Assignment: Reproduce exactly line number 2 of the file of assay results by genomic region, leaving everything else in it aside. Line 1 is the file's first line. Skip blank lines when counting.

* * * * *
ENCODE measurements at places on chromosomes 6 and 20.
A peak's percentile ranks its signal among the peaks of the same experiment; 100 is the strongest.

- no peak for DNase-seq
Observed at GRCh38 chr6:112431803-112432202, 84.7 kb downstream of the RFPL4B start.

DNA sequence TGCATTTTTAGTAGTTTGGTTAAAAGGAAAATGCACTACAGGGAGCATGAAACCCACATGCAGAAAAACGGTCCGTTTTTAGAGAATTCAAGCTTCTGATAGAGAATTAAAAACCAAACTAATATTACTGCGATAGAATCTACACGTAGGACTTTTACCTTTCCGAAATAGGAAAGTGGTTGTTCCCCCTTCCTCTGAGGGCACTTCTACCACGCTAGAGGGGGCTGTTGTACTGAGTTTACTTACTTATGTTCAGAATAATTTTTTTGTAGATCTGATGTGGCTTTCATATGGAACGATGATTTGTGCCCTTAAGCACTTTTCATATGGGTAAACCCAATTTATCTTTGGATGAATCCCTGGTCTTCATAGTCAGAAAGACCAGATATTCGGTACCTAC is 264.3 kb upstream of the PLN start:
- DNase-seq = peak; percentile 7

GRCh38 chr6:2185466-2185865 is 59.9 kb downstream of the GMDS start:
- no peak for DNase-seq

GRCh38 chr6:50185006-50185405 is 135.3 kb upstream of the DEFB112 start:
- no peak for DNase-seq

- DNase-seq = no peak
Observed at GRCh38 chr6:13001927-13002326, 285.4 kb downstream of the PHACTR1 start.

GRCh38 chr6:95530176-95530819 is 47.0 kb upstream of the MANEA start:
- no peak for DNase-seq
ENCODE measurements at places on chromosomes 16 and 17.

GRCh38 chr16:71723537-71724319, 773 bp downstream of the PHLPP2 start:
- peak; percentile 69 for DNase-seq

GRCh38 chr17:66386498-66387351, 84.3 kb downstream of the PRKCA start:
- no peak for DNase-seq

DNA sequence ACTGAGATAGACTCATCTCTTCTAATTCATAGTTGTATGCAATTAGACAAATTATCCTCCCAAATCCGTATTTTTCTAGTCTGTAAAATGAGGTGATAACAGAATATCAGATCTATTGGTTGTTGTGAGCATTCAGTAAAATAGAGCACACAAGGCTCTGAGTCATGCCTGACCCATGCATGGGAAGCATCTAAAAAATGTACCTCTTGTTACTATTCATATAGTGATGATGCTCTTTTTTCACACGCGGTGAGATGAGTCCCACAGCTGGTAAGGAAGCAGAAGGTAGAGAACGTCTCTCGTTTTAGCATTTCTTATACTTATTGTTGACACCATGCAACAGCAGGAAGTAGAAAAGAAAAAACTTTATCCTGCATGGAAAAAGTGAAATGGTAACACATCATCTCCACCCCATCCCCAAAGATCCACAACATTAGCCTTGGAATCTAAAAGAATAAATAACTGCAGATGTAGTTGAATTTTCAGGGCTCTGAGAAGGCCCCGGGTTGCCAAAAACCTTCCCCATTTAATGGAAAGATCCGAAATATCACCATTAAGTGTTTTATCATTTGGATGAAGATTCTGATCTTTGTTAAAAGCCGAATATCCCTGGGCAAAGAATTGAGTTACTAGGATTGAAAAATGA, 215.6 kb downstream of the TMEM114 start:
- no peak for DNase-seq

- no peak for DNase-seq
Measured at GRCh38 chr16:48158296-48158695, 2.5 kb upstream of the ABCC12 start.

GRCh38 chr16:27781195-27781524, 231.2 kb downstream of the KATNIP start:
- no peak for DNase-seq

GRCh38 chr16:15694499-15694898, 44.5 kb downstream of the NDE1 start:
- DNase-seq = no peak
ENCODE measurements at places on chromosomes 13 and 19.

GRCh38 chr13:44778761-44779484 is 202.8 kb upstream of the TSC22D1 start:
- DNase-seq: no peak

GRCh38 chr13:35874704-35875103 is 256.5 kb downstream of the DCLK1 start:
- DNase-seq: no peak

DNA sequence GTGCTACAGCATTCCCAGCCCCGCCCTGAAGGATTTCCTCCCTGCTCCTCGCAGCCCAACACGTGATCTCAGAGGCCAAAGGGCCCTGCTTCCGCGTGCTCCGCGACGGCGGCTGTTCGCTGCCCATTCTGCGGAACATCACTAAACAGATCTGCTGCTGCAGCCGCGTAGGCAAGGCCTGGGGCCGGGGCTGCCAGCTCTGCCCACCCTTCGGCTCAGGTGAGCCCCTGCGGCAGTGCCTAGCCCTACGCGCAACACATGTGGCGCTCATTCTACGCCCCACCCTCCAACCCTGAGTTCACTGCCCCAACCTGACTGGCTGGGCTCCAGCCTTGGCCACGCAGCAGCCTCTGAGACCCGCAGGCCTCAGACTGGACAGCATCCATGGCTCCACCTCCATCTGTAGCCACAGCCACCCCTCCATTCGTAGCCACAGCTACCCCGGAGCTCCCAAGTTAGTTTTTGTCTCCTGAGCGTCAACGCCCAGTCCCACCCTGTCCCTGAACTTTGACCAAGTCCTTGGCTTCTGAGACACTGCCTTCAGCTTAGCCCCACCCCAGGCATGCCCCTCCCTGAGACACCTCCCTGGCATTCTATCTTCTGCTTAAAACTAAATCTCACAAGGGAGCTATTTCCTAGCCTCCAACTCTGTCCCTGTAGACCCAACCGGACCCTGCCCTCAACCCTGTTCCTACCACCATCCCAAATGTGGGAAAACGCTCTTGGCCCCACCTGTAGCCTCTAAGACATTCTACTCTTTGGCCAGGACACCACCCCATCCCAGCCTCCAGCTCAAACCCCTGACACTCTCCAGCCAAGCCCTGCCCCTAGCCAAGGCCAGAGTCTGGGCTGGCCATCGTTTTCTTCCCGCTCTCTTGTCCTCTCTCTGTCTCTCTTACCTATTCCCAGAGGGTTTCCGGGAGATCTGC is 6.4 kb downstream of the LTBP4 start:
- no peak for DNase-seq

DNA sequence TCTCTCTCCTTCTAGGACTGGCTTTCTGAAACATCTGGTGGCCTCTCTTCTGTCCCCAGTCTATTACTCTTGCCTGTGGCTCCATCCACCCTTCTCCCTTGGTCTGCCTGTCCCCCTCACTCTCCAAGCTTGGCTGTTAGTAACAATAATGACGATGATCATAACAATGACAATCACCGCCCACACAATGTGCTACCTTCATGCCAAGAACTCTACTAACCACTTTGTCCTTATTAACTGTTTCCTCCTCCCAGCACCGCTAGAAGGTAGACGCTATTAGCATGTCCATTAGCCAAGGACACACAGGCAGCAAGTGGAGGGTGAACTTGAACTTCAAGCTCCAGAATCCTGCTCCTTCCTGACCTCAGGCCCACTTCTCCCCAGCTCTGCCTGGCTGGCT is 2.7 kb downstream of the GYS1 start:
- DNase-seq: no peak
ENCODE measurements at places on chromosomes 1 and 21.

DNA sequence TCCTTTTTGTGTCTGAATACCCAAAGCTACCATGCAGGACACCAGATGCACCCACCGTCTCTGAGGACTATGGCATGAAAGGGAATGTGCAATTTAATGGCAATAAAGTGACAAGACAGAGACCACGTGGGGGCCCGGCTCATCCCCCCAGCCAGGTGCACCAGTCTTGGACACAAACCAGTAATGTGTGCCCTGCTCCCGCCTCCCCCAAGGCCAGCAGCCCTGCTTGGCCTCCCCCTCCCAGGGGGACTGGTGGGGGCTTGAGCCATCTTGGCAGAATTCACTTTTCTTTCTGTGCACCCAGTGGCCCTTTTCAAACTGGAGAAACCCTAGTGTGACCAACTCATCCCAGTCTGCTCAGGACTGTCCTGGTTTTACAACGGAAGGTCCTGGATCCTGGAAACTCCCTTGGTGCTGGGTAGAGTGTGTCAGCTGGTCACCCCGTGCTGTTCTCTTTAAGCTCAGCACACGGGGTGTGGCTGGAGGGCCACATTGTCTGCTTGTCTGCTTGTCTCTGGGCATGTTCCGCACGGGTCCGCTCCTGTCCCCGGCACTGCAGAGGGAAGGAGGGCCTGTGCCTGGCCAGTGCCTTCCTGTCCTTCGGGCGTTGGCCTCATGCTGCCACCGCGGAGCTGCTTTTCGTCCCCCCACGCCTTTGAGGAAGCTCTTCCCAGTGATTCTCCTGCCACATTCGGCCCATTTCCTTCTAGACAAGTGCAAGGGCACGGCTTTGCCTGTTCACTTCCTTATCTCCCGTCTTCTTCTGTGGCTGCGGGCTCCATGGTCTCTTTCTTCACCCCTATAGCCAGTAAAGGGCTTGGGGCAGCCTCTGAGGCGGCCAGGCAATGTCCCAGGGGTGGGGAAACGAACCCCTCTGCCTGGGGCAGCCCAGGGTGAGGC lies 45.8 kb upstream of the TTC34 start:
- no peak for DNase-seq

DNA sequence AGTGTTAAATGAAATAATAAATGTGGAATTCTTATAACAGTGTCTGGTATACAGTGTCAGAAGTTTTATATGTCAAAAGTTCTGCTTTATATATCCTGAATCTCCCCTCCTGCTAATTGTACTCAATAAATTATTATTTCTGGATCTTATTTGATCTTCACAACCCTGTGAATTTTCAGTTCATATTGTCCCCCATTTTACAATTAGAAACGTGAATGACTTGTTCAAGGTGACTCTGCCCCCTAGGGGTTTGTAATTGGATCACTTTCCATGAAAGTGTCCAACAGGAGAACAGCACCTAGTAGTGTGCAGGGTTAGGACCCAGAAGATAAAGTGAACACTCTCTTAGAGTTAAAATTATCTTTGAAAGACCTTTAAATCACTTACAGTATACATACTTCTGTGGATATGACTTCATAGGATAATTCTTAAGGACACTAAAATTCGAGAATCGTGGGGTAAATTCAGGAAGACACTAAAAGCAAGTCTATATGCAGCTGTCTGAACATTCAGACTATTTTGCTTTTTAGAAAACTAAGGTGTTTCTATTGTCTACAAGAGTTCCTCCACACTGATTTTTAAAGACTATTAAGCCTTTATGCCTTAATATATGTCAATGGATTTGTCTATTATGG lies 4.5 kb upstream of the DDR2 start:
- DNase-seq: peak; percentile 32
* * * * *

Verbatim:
A peak's percentile ranks its signal among the peaks of the same experiment; 100 is the strongest.